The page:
Peter Kafka

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Is Jason Kilar Trying to Get Fired?

Is Hulu’s CEO trying to get pushed out the door?

That’s the question of the day for the TV and Web video world, prompted by a blog post Jason Kilar published last night.

It’s a lengthy read about the TV business and where it’s headed, and most people I’ve talked to today think it’s smart and well-written.

Some of them also believe Kilar wrote it so that his bosses–executives at News Corp.’s Fox, Disney’s ABC, and Comcast’s NBCU–will give him the hook.

That’s because a lot of what Kilar wrote challenges the TV networks’ existing business model: He argues that there are too many ads, and that consumers want to be able to watch their shows on demand, not on a linear schedule. And, crucially, he argues that the cable network bundle is on its way out.

In other words, change or become the music labels: “History has shown that incumbents tend to fight trends that challenge established ways and, in the process, lose focus on what matters most: customers.”

And all of that makes perfect sense. Except for the part where he says it in public, while working for a company owned by three TV networks.

Kilar’s post began making waves immediately last night, and the Financial Times’ Matthew Garrahan was able to quickly find several network executives who are agog at the post.

Most tellingly, he got a Disney rep to officially distance the company from Kilar’s post, stating that his views (published on the official Hulu blog) were “personal and clearly not shared by anyone at Walt Disney.”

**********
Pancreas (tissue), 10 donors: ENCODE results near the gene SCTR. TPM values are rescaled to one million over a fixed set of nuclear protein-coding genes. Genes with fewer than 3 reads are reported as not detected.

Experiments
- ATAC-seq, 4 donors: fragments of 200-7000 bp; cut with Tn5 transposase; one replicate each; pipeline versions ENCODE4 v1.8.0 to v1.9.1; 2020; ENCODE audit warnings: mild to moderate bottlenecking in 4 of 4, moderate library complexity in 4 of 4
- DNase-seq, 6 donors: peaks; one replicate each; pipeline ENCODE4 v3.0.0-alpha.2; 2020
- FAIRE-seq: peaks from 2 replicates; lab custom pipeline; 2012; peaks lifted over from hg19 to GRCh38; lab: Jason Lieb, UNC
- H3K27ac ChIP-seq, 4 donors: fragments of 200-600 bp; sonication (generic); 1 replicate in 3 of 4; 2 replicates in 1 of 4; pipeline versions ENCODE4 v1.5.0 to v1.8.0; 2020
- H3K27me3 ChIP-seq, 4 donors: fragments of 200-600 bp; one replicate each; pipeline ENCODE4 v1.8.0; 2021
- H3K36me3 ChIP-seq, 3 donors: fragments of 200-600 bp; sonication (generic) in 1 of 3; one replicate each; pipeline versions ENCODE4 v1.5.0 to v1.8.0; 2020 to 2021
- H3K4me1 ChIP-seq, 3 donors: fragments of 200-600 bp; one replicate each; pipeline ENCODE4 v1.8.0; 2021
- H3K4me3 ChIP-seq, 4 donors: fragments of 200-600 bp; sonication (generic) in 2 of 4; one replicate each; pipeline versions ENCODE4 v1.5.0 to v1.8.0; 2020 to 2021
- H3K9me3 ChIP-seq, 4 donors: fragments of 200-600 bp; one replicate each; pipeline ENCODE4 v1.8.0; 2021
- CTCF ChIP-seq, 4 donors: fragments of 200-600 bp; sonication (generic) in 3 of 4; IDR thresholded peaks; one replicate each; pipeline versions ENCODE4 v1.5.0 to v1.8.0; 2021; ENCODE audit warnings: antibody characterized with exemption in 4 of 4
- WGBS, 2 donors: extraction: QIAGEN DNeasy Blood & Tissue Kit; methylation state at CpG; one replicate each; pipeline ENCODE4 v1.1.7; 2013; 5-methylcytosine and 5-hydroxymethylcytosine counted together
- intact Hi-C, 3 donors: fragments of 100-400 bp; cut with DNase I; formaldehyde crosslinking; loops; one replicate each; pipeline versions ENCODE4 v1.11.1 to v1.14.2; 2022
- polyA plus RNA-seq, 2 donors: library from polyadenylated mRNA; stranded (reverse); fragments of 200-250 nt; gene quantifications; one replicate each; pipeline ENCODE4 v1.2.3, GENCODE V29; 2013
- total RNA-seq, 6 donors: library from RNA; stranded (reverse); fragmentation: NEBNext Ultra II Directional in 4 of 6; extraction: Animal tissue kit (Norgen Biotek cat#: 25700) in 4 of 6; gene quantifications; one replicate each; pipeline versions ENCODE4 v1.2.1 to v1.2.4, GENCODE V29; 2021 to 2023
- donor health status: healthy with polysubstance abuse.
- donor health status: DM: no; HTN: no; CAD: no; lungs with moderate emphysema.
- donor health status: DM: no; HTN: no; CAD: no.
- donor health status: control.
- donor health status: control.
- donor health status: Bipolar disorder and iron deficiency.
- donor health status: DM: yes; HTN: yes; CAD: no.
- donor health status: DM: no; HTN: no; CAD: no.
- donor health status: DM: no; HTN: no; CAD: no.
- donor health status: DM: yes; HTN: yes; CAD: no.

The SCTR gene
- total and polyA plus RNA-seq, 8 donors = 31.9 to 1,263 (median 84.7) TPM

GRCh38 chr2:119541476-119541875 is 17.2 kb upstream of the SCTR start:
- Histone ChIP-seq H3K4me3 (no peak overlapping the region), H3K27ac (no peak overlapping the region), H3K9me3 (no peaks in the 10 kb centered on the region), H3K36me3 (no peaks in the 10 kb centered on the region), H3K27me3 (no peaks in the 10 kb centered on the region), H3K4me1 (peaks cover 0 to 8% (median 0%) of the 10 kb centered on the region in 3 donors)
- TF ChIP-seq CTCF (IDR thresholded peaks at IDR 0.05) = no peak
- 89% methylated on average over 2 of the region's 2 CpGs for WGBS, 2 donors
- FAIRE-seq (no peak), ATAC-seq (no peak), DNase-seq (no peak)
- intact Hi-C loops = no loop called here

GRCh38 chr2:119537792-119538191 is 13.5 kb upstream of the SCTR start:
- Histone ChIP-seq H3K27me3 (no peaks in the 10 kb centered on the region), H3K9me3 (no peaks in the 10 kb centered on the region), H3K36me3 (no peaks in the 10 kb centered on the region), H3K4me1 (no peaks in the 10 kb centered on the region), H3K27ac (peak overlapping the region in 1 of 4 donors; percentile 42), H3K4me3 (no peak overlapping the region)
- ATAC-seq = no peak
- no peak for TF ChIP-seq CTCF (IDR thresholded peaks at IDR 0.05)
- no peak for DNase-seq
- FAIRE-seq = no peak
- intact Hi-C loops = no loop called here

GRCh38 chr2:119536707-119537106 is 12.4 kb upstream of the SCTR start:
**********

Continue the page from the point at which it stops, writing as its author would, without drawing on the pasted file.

In fact, his views are almost certainly shared by some Disney executives, and others at Hulu backers News Corp.’s Fox and Comcast’s NBCU. (News Corp. also owns this Web site.) It’s just that they have no intention of changing their business anytime soon. Especially now that they’ve gotten cable providers to start paying them for content they used to give away, via “retransmission” fees.

“80, 90 percent of what he says is right,” says an executive at one of Hulu’s network owners. “But why print that? Does he think we’re going to say, ‘Oh, thank you! You’re right! We’d never thought of that! Let’s give away retrans!’? I can’t see what he thinks will happen.”

So here’s one possibility: Kilar knows he can’t win. And his post is supposed to be his “Jerry Maguire moment”, as Garrahan puts it–a fireworks display you put on because you don’t want to work at your current job anymore.

The other possibility: Kilar genuinely thinks he can win.

Up until now the former Amazon executive has done a marvelous job of building a site everyone was convinced would fail, and then sustaining–and expanding–a joint venture everyone thought would collapse.

Kilar has pulled some of that off with brinkmanship. As last week’s well-reported Wall Street Journal piece notes, Kilar threatened to quit last fall, when he was trying to get the networks to agree to cut their monthly price for Hulu Plus. He didn’t get the 50 percent cut he’d been pushing for, but he still managed to get the networks to agree to cut the price by 20 percent, to $8.

Also note that Kilar’s post quite clearly argues that the path he’s pushing for will be better for the networks in the end: “We believe content owners are in a strong position to make higher returns from TV content distribution in the future than they have historically.”

But if Kilar thought his arguments would carry more force in public, he may well have miscalculated. This could all blow over with time, but for now, at least, he has some very bummed backers.

“Here’s the irony. Jason is probably best to lead Hulu. But he is also too righteous/robot to do it ‘the wrong way’ or a way he won’t agree with,” says an industry executive.

Another reports that network executives are “crazy, angry” over the post. “I’d be stunned if Jason was still there in 60 days.”

I’ve asked Kilar for additional comment. I don’t expect to get it.


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There’s a lot of attention and PR around Marissa, but their product lineup just kind of blows.

— Om Malik on Bloomberg TV, talking about Yahoo, the September issue of Vogue Magazine, and our overdependence on Google